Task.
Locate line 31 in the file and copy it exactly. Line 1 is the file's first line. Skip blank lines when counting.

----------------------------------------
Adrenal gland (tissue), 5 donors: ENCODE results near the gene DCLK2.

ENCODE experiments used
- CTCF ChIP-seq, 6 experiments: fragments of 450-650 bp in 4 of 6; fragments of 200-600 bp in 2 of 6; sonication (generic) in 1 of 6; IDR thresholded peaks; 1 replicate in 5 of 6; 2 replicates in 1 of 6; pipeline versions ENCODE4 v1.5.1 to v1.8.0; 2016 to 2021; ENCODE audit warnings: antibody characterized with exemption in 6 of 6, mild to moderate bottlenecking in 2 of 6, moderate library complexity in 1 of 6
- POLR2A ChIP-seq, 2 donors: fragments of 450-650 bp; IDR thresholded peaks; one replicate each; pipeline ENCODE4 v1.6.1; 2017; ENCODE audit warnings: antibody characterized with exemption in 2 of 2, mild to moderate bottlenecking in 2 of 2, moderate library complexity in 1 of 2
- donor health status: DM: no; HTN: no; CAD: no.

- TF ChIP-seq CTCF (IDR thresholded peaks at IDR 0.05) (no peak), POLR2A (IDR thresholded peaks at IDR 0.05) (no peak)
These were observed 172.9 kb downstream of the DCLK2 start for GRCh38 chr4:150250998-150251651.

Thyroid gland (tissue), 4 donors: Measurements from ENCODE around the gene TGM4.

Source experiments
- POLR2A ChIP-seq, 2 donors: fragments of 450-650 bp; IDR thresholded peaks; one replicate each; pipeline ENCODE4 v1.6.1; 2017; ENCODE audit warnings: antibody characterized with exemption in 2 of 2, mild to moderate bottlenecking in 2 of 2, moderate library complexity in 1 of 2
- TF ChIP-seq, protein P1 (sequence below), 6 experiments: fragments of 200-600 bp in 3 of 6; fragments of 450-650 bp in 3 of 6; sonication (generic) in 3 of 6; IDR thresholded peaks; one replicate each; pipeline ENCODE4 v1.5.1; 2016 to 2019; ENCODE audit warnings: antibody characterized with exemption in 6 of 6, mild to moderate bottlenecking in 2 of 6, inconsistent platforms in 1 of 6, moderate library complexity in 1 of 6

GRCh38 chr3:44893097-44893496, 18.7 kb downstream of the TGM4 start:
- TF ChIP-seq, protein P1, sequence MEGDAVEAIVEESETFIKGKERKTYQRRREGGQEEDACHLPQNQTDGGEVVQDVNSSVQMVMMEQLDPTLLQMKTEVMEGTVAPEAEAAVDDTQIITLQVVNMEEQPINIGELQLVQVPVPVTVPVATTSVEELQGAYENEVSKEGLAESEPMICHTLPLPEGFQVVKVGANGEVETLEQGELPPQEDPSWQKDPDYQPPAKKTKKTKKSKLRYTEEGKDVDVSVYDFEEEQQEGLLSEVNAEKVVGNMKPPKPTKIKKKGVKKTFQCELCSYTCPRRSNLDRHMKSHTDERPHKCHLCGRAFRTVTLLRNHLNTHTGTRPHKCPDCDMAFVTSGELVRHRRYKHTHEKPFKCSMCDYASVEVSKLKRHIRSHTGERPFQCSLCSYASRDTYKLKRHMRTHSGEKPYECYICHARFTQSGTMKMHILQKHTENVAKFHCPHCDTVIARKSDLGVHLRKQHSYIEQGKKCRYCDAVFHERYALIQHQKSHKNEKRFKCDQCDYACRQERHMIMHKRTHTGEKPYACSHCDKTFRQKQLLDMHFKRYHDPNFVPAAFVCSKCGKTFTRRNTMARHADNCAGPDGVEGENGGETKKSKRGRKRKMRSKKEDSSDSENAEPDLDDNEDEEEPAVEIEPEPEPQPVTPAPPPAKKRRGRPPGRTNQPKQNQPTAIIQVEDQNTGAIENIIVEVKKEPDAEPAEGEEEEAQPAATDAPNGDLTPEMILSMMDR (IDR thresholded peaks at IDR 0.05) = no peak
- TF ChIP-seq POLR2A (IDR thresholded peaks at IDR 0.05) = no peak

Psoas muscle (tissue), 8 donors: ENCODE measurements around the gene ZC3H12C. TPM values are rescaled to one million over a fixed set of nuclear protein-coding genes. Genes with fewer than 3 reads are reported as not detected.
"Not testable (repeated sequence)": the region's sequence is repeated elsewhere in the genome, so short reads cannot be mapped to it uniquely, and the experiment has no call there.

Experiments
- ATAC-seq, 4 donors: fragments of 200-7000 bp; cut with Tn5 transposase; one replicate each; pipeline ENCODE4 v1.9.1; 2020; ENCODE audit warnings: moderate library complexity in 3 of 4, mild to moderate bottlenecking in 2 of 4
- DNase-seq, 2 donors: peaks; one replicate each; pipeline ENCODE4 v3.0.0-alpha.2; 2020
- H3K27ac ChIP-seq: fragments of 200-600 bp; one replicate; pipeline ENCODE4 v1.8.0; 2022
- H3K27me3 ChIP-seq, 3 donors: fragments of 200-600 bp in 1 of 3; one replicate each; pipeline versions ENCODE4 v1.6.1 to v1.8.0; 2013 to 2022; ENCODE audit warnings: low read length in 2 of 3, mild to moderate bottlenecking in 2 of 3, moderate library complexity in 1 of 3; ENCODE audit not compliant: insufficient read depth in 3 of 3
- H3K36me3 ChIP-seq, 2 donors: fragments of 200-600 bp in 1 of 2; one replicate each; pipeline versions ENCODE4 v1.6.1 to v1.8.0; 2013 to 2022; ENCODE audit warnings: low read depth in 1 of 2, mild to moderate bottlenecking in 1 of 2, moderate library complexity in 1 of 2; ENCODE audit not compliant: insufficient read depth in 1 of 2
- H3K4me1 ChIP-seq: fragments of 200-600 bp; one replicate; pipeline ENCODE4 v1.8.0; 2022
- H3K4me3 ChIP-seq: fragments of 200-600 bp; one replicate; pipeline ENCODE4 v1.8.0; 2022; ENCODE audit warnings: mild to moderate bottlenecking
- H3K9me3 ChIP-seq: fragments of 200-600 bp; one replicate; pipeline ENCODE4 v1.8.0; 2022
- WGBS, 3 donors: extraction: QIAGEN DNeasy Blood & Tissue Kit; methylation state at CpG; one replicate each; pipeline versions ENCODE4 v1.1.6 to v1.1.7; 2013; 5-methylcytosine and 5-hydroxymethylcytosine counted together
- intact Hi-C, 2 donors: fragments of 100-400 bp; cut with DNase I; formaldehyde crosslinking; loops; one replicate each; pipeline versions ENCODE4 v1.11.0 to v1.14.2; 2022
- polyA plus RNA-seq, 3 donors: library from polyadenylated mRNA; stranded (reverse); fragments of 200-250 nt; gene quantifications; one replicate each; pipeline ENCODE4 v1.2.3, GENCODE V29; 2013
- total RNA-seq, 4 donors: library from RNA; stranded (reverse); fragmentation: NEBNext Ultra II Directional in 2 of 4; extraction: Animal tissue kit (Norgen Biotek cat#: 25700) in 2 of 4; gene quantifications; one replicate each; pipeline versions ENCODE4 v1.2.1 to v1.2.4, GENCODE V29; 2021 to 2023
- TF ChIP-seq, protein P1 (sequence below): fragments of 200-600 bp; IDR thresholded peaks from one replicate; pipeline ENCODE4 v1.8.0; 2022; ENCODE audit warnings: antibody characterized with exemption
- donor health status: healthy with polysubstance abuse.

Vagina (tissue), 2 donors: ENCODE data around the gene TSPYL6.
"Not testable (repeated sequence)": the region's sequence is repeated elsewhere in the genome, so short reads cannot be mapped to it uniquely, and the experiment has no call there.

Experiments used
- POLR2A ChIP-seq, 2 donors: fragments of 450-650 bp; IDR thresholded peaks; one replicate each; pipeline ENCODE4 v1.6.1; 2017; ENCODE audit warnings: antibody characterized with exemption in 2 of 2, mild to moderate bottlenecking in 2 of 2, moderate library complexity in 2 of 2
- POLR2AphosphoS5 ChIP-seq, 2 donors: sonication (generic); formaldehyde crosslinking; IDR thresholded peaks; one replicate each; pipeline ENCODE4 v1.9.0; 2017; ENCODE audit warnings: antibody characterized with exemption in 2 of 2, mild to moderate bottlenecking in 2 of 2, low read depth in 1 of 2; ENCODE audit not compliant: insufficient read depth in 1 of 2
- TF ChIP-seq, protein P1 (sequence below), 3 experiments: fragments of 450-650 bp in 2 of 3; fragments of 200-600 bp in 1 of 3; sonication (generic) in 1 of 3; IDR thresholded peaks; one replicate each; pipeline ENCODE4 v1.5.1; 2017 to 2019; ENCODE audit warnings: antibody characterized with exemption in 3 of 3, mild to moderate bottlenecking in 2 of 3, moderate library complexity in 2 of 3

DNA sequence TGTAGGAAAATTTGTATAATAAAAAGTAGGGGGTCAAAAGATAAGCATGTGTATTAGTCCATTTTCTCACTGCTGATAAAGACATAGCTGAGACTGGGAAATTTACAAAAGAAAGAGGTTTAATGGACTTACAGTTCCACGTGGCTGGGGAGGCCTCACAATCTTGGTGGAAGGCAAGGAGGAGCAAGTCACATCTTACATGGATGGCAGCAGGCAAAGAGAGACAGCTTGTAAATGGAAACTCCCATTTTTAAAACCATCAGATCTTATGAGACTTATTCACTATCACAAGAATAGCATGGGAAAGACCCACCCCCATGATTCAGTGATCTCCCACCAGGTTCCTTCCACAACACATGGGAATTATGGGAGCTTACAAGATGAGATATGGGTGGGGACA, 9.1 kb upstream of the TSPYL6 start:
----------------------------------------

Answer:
- donor health status: healthy with polysubstance abuse.